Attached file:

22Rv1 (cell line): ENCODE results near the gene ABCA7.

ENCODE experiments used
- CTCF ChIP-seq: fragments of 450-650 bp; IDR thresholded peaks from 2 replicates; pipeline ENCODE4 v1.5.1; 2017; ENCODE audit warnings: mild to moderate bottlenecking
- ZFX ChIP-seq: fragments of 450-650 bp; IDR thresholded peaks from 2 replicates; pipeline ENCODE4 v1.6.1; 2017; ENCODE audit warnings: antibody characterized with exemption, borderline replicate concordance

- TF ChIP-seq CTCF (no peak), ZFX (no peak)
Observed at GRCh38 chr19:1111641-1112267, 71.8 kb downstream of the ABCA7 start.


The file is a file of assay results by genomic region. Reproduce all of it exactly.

22Rv1 (cell line): ENCODE results near the gene ABCA7.

ENCODE experiments used
- CTCF ChIP-seq: fragments of 450-650 bp; IDR thresholded peaks from 2 replicates; pipeline ENCODE4 v1.5.1; 2017; ENCODE audit warnings: mild to moderate bottlenecking
- ZFX ChIP-seq: fragments of 450-650 bp; IDR thresholded peaks from 2 replicates; pipeline ENCODE4 v1.6.1; 2017; ENCODE audit warnings: antibody characterized with exemption, borderline replicate concordance

- TF ChIP-seq CTCF (no peak), ZFX (no peak)
Observed at GRCh38 chr19:1111641-1112267, 71.8 kb downstream of the ABCA7 start.